By Debbie Carlson of Kitco News
Wednesday February 13, 2013 02:05 PM
(Kitco News) – Gold prices continued to decay on Wednesday, as the market continues to hold in a tight range which is discouraging new buying interest, analysts said.
A slightly higher U.S. dollar put mild pressure on precious metals earlier in the day, but overall the influence of the dollar was light, they added.
Most-active April gold on the Comex division of the Nymex settled at $1,645.10, down $7.10, and March silver settled at $30.869, down 20.9 cents.
Gold prices held in a slight range, kept in check by a lack of influencing factors. With little fresh news to push the market, the yellow metal continues to trade off technical chart signals.
Frank Lesh, broker and futures analyst with FuturePath Trading, said the technical charts look weak for gold. However, charts aren’t so weak that bears would see an opportunity to sell. “It’s a trader’s market right now,” he said.
Part of what’s keeping gold in a tight range is a relatively calm trading atmosphere in general. “There’s not a lot of fear out there for the moment” that would drive investors into gold for safe-haven reasons, he said.
On the other hand, gold has also broken its correlation with stocks. In 2012, gold and stocks were trading lock-step, but now equity indexes are nearing record highs and gold is wallowing.
Another hang-up for gold is the lack of interest in general by non-traditional market players for the yellow metal and commodities in general. Pension funds and other types of non-traditional users had come into the commodity markets in recent years, but lackluster returns are causing them to rethink those ideas, he said.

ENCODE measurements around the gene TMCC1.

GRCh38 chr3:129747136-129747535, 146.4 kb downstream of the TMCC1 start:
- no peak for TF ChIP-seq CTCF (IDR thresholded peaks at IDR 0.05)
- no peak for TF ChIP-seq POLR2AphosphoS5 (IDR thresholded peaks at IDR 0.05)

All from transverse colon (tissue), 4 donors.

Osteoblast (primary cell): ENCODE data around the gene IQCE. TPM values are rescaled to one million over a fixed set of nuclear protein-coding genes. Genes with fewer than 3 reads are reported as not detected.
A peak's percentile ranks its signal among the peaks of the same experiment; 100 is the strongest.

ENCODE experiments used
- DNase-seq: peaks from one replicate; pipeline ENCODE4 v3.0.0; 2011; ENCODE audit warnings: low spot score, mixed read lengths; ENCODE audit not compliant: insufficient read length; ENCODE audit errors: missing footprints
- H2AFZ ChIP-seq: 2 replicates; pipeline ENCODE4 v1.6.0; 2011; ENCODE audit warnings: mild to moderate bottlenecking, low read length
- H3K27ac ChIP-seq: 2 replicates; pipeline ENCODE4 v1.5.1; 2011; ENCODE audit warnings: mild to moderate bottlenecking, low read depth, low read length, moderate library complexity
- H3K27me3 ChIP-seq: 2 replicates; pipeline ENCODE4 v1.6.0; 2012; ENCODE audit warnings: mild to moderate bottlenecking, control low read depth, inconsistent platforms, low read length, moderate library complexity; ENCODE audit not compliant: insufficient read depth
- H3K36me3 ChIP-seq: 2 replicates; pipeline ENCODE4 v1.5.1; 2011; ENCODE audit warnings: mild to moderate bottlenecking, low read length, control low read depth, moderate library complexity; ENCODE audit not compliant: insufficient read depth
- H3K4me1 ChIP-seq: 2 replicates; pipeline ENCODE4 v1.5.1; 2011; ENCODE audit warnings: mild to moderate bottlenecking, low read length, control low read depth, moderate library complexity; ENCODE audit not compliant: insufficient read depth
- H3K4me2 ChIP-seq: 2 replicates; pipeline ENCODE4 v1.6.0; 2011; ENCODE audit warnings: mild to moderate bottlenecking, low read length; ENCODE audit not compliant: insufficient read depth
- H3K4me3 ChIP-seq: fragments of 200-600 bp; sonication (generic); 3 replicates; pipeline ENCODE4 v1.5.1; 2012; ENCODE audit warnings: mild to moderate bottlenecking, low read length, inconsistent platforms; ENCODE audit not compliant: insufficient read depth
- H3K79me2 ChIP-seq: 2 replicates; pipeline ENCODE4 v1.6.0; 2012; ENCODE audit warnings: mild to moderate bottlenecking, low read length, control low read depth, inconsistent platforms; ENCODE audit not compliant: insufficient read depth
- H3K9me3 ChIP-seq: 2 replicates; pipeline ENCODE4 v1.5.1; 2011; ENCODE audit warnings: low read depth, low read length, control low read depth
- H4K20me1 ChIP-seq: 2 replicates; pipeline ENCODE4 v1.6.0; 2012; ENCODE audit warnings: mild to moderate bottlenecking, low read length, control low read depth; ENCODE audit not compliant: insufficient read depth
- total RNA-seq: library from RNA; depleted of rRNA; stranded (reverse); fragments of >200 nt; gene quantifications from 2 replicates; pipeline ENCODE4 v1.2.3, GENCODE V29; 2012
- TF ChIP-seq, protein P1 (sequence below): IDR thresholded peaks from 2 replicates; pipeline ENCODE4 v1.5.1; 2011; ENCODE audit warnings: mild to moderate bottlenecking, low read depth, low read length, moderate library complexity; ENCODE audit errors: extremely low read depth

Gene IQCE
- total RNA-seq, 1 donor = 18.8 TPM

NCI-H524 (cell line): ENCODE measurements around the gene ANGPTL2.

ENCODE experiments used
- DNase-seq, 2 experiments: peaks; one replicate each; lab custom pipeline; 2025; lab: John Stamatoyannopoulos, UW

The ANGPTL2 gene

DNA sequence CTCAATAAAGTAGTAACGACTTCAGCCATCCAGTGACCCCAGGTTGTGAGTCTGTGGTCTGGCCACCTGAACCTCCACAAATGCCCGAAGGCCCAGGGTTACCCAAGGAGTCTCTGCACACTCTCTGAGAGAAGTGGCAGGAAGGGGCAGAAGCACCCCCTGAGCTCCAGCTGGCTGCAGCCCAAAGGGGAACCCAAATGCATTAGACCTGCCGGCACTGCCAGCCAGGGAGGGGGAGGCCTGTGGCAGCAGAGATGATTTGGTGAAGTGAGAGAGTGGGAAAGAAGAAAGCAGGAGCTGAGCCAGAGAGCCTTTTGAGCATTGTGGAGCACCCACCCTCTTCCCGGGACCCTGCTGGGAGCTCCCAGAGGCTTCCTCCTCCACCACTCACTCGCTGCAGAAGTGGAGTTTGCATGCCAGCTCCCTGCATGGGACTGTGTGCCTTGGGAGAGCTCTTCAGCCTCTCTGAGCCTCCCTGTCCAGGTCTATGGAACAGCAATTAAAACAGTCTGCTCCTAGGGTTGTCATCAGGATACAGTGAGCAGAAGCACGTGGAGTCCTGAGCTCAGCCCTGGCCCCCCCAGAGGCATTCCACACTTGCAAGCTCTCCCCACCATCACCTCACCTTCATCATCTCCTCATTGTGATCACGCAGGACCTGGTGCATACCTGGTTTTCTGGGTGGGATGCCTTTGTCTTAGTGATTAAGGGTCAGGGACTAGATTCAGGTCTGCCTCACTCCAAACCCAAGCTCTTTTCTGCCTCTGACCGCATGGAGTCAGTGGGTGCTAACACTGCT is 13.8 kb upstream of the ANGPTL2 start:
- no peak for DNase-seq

Analysts at Triland Metals said while the market is finding support at $1,642, gold seems to have trouble moving higher from support floors. “A breakout of the $1,640 – $1,655 fifteen-dollar range should dictate the next substantial move,” they said.
Gold might try to test support at the $1,626 level, which they said was key support. It’s possible gold might try to make one shot at trying to take out $1,660 before testing the downside, they added. “Trading activity towards the close today (Wednesday) suggests that the metals could grind lower first. Fundamental reasons to own gold continue to languish,” they said.
Silver prices were also weaker, following gold, Lesh said.
In silver news, HSBC raised its forecast for silver prices, lifting the 2013 outlook by $1 to $33. The bank cited growing industrial demand on ideas of a growing Asian and U.S. economy and investor interest driven by loose monetary policy.
Data-wise, the calendar for economic news is light Thursday, with weekly jobless claims the only U.S. report slated for release.
Lesh said it’s possible market participants are waiting for the Group of 20 meeting later this week for price direction. Talk of “currency wars” has heated up again with Japan seeking to weaken the yen to kick-start their economy. Despite the talk of “currency wars,” Lesh said there’s been little reaction by precious metals markets or markets in general over concerns about countries trying to lower their currencies to make their exports more competitive.
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By Debbie Carlson of Kitco News email@example.com